encouraging self-disclosure

Skip the Small Talk fosters interpersonal closeness using a model tested by Aron, Melinat, Aron, Vallone, and Bator (1997), in which participants who asked each other increasingly personal questions reported feeling significantly closer to one another, as compared to participants engaged in a small talk task. Similarly, in a Skip the Small Talk event, conversations are based around questions—provided by the facilitator—that encourage discussion about meaningful topics inspired by Aron et al.’s study. However, Skip the Small Talk attendees are offered agency in which questions they answer, and are allowed to stop any conversation at any time so that each individual can cater the degree of self-disclosure to their comfort level. Skip the Small Talk events open with encouragement to push one’s own comfort zone, framed in language to encourage healthy boundaries, so attendees can make more effective decisions about how much to disclose at any given time.


The benefits of self-disclosure stretch beyond fostering interpersonal closeness; self-disclosure increases individual well-being. Four studies by Gable, Reis, Impett, and Asher (2004) indicated that increased sharing of positive experiences was associated with an increase of positive affect and emotional wellbeing above and beyond the positive effects of the event, itself.  This effect is evidently not relegated only to the sharing of positive experience. In a study by Pennebaker and O’Heeron, spouses of suicide and accidental death victims who discussed their experience with friends more experienced fewer health problems than those who did not discuss their spouse’s death as much.  And, importantly, these effects were independent of the number of friends that participants reported having.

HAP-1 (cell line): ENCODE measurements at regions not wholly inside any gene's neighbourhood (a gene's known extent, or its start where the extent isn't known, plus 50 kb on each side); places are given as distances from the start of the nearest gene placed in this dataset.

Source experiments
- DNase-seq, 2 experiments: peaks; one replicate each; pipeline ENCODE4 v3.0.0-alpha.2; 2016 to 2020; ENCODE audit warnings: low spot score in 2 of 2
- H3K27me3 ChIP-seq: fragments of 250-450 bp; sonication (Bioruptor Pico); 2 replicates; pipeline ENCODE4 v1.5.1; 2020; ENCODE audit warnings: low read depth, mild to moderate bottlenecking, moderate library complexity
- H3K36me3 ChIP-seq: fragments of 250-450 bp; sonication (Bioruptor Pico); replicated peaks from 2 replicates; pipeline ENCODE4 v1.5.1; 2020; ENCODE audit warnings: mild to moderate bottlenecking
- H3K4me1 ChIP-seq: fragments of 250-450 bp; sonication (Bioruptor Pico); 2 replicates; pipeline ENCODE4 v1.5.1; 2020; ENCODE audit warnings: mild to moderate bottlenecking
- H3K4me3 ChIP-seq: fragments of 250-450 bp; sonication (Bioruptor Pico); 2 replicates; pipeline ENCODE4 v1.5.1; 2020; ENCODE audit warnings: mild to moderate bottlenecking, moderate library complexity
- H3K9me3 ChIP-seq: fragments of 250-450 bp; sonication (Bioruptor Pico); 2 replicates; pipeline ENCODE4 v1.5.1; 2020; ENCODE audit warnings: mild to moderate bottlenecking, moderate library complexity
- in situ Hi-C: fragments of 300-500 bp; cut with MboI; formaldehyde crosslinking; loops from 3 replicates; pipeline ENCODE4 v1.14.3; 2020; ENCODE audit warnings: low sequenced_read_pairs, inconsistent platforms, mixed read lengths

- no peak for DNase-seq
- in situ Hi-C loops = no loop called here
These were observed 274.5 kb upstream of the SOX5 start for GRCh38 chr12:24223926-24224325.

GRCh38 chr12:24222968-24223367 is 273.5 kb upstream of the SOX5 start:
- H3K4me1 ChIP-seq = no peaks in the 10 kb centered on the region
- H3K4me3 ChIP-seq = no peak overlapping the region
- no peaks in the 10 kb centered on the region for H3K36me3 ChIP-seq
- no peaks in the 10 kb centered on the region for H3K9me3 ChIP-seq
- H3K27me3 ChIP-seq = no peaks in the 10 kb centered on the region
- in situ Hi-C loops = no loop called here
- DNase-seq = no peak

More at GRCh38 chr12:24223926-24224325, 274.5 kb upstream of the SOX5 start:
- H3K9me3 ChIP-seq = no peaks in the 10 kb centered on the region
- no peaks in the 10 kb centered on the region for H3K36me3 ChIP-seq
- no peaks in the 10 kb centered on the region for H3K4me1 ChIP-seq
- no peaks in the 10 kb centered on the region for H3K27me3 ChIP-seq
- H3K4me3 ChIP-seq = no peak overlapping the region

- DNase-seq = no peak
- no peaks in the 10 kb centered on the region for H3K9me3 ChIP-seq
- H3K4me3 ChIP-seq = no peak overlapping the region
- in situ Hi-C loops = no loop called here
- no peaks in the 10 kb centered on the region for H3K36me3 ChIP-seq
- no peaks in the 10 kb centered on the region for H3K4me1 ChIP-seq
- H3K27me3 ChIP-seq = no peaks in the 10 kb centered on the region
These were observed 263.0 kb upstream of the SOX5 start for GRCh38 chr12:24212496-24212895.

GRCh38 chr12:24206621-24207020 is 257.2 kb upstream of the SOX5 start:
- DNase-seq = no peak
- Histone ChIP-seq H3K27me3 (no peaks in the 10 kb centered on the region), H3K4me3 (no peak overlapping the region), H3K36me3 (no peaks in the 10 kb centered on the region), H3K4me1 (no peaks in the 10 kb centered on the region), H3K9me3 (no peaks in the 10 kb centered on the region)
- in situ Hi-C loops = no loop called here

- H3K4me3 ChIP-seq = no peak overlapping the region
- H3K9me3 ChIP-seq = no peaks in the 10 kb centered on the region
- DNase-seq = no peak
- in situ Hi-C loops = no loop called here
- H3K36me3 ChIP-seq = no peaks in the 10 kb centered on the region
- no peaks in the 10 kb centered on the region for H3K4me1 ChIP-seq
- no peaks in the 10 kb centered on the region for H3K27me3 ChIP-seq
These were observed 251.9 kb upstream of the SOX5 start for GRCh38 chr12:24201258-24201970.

Skip the Small Talk takes from both of these sets of findings and encourages both positive and negative self-disclosure. For instance, Skip the Small Talk events often begin with a variation of a “How are you?” question that gets at how people are actually feeling, while minimizing the urge to answer with a positive but thoughtless nicety. This exercise of honest sharing helps attendees practice healthy self-disclosure in a setting that feels safe due to the emphasis on boundaries.